A client that runs an ecommerce website called a week ago to report his site was hacked. This was the worst kind because his visitors would get redirected to a different site that offers a scareware and infects the computer when scareware is clicked. This hack basically brought his business to a halt in terms of online orders.
I believe what happened was that the business owner uploaded a PHP script to help with SEO and that script was malicious. Another theory of mine is that the hackers were able to exploit a known osCommerce vulnerability that allowed them to upload the files
I found in the root and in subfolders the goog1exxx.php and goog1e_analist_xxx.php files that allows the hackers to launch and upload any files they please. These php files were embedded in various subfolders and they even set up an img_xxx.php file in the images folders as secondary backdoors in case the goog1exxx.php files were discovered and deleted. I searched for files with the same timestamp as the goog1exxx.php files to determine which ones were affected.
I secured the /admin folder with the use of .htaccess file and then changed the database password because that is shown in clear text in the configure.php files. Finally, since shopping cart sessions were saved to the database instead of cookies, I truncated/cleared all the contents of the SESSIONS table to stop the redirection to the malicious websites that may have preserved.
At this point, the hackers were unable to upload any more files
(assuming they haven’t hidden any more backdoor scripts). I replaced the index.php temporarily with a “under construction” page in the interim while fix was applied. After everything was cleaned, I would say site was down for at least 5 days. Business owner is happier now.
If you want to see the 5 variants of malicious code that was removed from various files, please comment here.
Peter reported the other day that he received a popup on his screen regarding some virus. Not sure what web site he was on and what he downloaded. Whatever it was, he couldn’t run any programs as a result.
Thankfully he was able to launch a browser to access the web. We initially tried to use Zolved Remote control via http://www.zolved.com and quickly found the flaw in that. He couldn’t run the downloaded EXE so that I can remote control his computer.
Next we tried Adobe Acrobat’s Connectnow web conferencing tool via https://na2.connectnow.acrobat.com/chromilo. This worked and after downloading the plugins on his end, I was able to remote control his PC.
After asking my good friend Google, I came across this fix http://support.microsoft.com/kb/555067. It talks about running command.com and renaming regedit.exe to regedit.com so that I could launch Registry Editor. There was an entry that associated all EXE files with an executable called “nap.exe”. I searched for this file on his computrr and it appears to no longer exist. Maybe it has morphed into something else. Regardless, I deleted that entry and set it to defaults. I was able to launch EXE programs again after that.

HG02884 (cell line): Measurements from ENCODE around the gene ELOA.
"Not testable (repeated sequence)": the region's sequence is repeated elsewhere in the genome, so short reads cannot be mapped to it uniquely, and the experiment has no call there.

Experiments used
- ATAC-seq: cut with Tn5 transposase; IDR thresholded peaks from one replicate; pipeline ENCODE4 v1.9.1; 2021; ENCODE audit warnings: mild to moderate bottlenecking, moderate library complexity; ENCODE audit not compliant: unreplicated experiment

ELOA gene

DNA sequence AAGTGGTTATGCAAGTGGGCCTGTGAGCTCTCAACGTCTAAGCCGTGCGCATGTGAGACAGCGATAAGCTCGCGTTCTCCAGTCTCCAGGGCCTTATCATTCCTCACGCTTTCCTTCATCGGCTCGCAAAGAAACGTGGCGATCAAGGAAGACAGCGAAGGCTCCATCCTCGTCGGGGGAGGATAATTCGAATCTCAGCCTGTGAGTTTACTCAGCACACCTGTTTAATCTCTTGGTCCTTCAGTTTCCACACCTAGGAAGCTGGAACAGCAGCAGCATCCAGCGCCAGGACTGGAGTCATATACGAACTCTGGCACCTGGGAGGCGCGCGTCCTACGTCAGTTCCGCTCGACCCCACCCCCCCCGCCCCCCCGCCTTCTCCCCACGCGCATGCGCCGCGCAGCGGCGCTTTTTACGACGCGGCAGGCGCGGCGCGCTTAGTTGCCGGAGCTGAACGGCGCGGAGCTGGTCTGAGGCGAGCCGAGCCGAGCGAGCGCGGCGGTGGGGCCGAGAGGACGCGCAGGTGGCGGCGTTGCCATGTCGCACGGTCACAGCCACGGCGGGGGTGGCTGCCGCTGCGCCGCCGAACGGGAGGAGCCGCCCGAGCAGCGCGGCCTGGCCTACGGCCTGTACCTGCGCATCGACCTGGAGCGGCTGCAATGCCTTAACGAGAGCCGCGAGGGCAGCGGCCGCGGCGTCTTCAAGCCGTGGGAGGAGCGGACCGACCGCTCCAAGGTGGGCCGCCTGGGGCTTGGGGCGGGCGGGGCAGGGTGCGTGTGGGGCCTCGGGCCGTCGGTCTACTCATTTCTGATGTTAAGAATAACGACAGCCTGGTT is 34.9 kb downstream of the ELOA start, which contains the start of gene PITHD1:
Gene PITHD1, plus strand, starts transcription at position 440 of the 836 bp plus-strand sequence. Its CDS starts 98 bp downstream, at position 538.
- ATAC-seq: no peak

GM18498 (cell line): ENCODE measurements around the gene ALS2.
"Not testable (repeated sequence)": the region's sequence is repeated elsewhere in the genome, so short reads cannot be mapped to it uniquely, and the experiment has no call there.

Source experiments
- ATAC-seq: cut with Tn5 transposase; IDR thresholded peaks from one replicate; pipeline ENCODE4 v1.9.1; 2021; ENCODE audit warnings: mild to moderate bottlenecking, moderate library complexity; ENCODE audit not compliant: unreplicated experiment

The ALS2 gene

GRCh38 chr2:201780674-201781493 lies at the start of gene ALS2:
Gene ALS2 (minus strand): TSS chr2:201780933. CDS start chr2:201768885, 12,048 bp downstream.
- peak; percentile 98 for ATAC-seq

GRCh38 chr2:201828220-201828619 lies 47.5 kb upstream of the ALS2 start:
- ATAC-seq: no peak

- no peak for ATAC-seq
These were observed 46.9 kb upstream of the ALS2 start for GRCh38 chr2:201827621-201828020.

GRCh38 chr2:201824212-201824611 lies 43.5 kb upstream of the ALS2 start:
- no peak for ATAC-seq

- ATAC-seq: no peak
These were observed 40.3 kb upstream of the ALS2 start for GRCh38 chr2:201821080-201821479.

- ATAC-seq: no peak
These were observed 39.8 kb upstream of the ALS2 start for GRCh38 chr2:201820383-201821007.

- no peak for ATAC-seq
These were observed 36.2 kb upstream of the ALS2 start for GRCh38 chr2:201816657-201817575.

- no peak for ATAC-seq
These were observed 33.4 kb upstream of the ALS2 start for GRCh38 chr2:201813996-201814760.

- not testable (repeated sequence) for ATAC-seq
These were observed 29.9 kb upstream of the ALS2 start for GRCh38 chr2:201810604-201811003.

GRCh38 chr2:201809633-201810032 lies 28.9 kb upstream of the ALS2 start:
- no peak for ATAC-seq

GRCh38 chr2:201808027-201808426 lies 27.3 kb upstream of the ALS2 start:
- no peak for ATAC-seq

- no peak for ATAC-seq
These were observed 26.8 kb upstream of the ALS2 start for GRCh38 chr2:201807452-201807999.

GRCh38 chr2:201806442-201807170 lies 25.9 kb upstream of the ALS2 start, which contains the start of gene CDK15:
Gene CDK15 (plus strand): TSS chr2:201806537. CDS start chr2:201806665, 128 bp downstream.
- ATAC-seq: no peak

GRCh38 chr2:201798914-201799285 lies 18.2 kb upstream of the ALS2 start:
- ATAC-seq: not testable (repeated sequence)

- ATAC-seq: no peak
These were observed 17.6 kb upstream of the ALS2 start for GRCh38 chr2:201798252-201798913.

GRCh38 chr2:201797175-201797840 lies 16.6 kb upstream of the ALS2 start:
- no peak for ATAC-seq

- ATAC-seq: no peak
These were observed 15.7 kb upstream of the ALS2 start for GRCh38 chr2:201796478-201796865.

Do you know what virus “nap.exe” is? Quick search on the web for it returns no relevant hits.
I downloaded MS Security Essentials for Peter and installed it for him. I disconnected and asked him to do a full scan of his PC. Curious to know if it detected a virus or not but I’ll find out next week.
I recently asked the twitterverse on backup strategies used by others who use VMware Server 2.0 for Windows and had no comments or responses. This makes me wonder if this platform has any marketshare at all in the virtualization arena. It may also mean no one is reading my posts but I’m hoping it isn’t that.
We use the free edition of Vmware Server 2.0 for Windows installed on a Vista Business 64bit workstation. It works well and our three methods for backing up hosted guests include using any of the following:
1) The free edition of Vmware Converter;
2) Built-in Vmware snapshots;
3) Simple folder copy to a remote disk.
We have been using Vmware Converter to clone existing guests and resize disk partitions. This generates compressed backups of guests for archival. Vmware snapshots are used for temporary (1-2 days maximum) point-in-time copies of each guest. The problem with this is that snapshots are often not removed or commited to disk which results in runaway images. The manual copy method for each guest folder to a remote location appears to work the best for us because it ensures a permanent offsite backup of the guest without use of any additional utility like Vmware Converter to do the restore. The only problem is that the copies are uncompressed and require an outage to the guest. Mitigation for this is that it is done during a scheduled systems maintenance window.
I would like to use Symantec’s BackupExec to make “hot” backups without shutting down the guests but have not looked at the various agents available to us yet. What do you use?